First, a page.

India will not get a magic window through the new Swiss law to access the country's money stashed illegally
in secret bank accounts in Switzerland. In fact, the new black money pact with the Swiss is pretty much useless for accessing money which has already been squirreled away abroad. At best, it might prove to be of some use in tracking future illegal transfers.
Finance minister Pranab Mukherjee has stated that while countries have accepted to end bank secrecy in general, some countries have agreed to do so only from a prospective date and are not willing to exchange past banking information. The new law approved by the Swiss parliament is seen to fall in this category.
However, a senior Indian Revenue Service (IRS) officer told Mail Today
that under the Income Tax Act cases that go back to six years ago can be opened up in the current assessment of income tax payers if required. This information can then be obtained from the Swiss authorities.Government mulls tough laws on black money
"No government introduces a law with retrospective effect but that does not mean that old cases which have been thrown open for scrutiny in current assessments cannot be looked into," he pointed out. He said the new Swiss law does not allow limitless access but is a positive development.
The onus now rests with the income tax (I-T) authorities
. If the I-T department does its spade work well, the Swiss authorities will provide the information. The new Swiss law has come after pressure being built up by the G-20 leadership with France and Germany spearheading the effort. "India is in fact a beneficiary of the move of the Western countries seeking to bring their tax evaders to book and now needs to make the most of this opportunity,'' an IRS officer said on the condition of anonymity.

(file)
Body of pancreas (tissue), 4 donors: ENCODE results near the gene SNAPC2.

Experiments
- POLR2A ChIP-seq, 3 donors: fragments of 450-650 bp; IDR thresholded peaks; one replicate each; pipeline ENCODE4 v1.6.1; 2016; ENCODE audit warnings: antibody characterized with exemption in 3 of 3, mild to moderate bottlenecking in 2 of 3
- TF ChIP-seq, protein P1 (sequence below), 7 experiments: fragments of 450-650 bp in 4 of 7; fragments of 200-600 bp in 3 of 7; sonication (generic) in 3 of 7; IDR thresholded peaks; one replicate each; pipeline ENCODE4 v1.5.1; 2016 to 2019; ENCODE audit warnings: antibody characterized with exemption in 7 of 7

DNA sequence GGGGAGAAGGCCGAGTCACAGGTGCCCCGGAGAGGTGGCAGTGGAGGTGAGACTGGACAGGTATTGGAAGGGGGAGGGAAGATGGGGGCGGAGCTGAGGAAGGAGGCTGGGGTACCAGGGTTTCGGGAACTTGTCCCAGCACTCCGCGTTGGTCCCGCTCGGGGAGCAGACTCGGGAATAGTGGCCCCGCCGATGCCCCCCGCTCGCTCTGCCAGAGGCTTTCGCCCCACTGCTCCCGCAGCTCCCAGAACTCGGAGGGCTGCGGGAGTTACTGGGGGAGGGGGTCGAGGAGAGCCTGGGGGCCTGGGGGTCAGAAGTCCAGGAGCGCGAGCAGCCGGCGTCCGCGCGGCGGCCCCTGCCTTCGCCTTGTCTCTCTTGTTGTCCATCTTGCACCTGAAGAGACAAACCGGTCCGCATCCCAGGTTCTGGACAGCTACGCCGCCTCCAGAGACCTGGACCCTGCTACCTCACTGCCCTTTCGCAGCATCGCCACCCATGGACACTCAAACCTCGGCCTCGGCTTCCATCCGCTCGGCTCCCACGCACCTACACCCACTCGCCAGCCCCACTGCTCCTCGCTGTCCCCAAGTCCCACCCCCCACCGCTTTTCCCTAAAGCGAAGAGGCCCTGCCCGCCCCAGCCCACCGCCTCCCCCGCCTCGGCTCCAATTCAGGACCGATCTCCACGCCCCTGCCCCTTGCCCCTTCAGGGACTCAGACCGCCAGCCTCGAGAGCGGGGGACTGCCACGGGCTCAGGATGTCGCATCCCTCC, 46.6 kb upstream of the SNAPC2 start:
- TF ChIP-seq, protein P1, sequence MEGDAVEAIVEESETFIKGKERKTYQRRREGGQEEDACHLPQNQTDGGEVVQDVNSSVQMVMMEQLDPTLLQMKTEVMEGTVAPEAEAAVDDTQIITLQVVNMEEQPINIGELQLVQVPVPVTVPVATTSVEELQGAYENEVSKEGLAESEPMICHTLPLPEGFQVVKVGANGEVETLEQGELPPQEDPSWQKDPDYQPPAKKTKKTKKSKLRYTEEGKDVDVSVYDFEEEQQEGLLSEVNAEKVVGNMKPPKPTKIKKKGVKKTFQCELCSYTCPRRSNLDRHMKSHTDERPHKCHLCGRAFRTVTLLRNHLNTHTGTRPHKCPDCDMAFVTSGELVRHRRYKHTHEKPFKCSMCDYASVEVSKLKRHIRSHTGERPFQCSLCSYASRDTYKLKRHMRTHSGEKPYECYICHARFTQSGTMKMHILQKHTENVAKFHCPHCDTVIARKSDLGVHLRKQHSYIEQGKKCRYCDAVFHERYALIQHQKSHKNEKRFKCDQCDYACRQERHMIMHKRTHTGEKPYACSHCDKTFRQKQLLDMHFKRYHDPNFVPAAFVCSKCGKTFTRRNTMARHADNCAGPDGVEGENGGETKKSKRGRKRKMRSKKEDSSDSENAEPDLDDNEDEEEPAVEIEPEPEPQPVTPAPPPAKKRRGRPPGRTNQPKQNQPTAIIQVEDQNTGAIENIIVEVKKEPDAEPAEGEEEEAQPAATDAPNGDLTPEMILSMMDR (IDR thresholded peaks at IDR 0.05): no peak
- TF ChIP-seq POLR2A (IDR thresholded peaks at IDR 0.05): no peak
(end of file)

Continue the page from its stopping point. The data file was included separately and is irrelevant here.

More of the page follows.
Some senior officials are of the view that the veil of secrecy over the Swiss banking system has not been lifted as the old cases have been left out of the ambit of the new law since it is applicable with prospective effect. It also comes with the rider that "fishing expeditions" to peep into bank accounts of individuals will not be allowed.
However, those who view the development as positive point out that no country in the world will allow roving enquiries into private bank accounts. The I-T department has to establish a case and then ask for specific information.
The Swiss parliament on Friday gave approval to amendments to tax treaties with countries, including India, that makes it easier for them to access information about the illegal funds held by their nationals in Swiss private banks. The upper house of the Swiss parliament endorsed amendments to double-taxation agreements (DTAAs) in line with internationally applicable standards.
Courtesy: Mail Today